GROWING up as a sports-mad kid in the west of Scotland in the 1990s, the coverage of women’s sport in the media left much to be desired.

Similarly, sportswomen who were household names were few and far between.

Sally Gunnell, who won Olympic 400m hurdles gold in 1992, was my hero but I genuinely struggle to recall any other female athletes or moments of coverage of women’s sport from that time.

In the 1990s, remember, women’s football had only been reinstated as legal less than 20 years previously having been banned since 1921; women’s boxing remained illegal and the general level of coverage of women’s sport was paltry, to say the least.

So, considering where we were in terms of women’s sport only three decades ago, the progress has been quite remarkable.

Women’s football has become one of the fastest-growing sports across the UK with Scotland’s women’s national team qualifying for their first-ever major tournament at the Euros in 2017, swiftly followed by Scotland’s first appearance at the Women’s World Cup, in 2019. In Hannah Rankin, Scotland gained its first-ever female boxing world champion in 2019 and Laura Muir, Eilish McColgan, Katie Archibald, Eve Muirhead plus several more have ensured we have a sizeable group of female athletes who can genuinely be considered household names across the country. 

The National: Hannah Rankin became Scotland's first-ever female boxing world champion in 2019Hannah Rankin became Scotland's first-ever female boxing world champion in 2019

For someone who has been both a keen observer and an active participant in sport over the past three decades, I’ve witnessed first-hand quite how dramatic the shift has been in terms of both the quality of sport produced by female athletes, and the level of respect afforded to women’s sport.

The importance of this progress cannot be underestimated.

The idiom “if you can’t see it, you can’t be it” is often repeated but in a sporting context, it’s unfailingly accurate.

To expect a young girl to envisage herself becoming a professional athlete when role models are like an endangered species is a fantasy.

So having successful female athletes as visible role models is vital.

Similarly, the fact that women are now able to attract sizeable sponsorship deals and significant crowds is huge.

It highlights to society, and particularly to young girls, that women’s sport and female athletes are valuable.

Sportswomen are not, as they have been viewed in many quarters in the past, there simply to tick a box or to act as a warm-up event to the male athletes.

Rather, female athletes are now seen as professional sportspeople playing professional sport and, in the main, their gender does not come into the equation.

Despite all the progress, however, we must not become complacent.

Yes, huge leaps forward have been made but let’s not pretend there isn’t still significant work to do.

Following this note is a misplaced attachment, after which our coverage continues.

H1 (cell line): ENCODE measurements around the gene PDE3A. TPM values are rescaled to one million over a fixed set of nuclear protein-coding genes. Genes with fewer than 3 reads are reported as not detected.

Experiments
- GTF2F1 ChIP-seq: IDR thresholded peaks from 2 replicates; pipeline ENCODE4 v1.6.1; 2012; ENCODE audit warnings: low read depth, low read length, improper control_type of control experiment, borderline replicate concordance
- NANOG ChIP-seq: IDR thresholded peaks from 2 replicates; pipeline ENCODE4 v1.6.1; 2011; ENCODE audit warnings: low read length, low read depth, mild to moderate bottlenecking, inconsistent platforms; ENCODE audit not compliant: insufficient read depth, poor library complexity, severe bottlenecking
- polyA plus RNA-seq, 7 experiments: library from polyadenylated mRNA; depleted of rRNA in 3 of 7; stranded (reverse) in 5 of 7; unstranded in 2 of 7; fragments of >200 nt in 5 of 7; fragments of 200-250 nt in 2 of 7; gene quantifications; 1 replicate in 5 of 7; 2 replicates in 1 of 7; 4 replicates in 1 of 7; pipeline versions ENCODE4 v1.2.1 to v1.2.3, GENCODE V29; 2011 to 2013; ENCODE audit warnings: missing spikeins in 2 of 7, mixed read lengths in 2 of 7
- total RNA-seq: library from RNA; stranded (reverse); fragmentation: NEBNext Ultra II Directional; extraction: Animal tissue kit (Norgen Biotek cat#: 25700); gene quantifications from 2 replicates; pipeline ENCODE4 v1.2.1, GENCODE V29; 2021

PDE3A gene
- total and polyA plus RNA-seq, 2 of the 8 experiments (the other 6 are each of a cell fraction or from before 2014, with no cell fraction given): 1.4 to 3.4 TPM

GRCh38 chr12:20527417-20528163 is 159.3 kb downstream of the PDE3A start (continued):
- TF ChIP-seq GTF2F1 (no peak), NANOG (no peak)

Media coverage of female athletes and women’s sport may have increased significantly but the percentage of coverage given to women’s sport still remains tiny in comparison to men’s sport.

Prize money within women’s sport and levels of sponsorship offered to female athletes remain considerably lower than that which men’s sport and male athletes enjoy.

For example, last month, the respected American sports news company, Sportico, released its list of highest paid athletes in 2023.

The list was, unsurprisingly, topped by a man; Cristiano Ronaldo, with the footballer’s earnings totalling $275 million.

What was shocking, though, was that I had to scroll down to below number 200 on the list to find the highest-paid female athlete, in the shape of tennis player, Coco Gauff, with earnings of just under $23 million leaving her $10 million short of the list’s top 100.

The National: Coco Gauff was the world's highest-earning sportswoman in 2023Coco Gauff was the world's highest-earning sportswoman in 2023

And we’re still some considerable distance from eliminating blatant misogyny, something that has been so well illustrated by former professional footballer Joey Barton recently.

In the first two months of this year alone, the 41-year-old Englishman has gone on countless rants about his disdain for women’s football, women’s football players and females working within the football media.

Many would agree that Barton is a clown, and his opinions are not worth listening to.

But what must be noted is the number of people, mainly men, it has to be said, who rushed to agree with the former midfielder.

Flurries of sexist abuse were directed towards, in particular, female football pundits who, said Barton, were there merely to tick a box in terms of equality quotas.

That no woman has played men’s football leaves them unable to comment at all on the men’s game, spouted Barton, with hundreds, if not thousands, of comments backing up his stance.

These kind of sweeping statements and assumptions that women’s sport is inherently less valuable than men’s remain a plague on society.

Yes, female athletes are physically different to male athletes - that’s a fact of biology.

But to then make the leap to assuming that as a result, women’s sport is significantly less valuable, less deserving of respect, less worthy of being watched and less worthy of sponsorship as a result of the fact that say, a woman runs marginally slower than a man in the Olympic 100m final, is just plain wrong.

Many things go into making sport exciting, and women’s sport has all these qualities in abundance.

So, while we cannot relax in the fight for equality – there’s not a soul involved in women’s sport who would suggest this is the case – we should also take a minute to sit back and appreciate the progress that’s being made.

Women’s sport is light years ahead of where it was when I was a young girl and for that, we should be thankful.

And then, we must return to the battle for progress.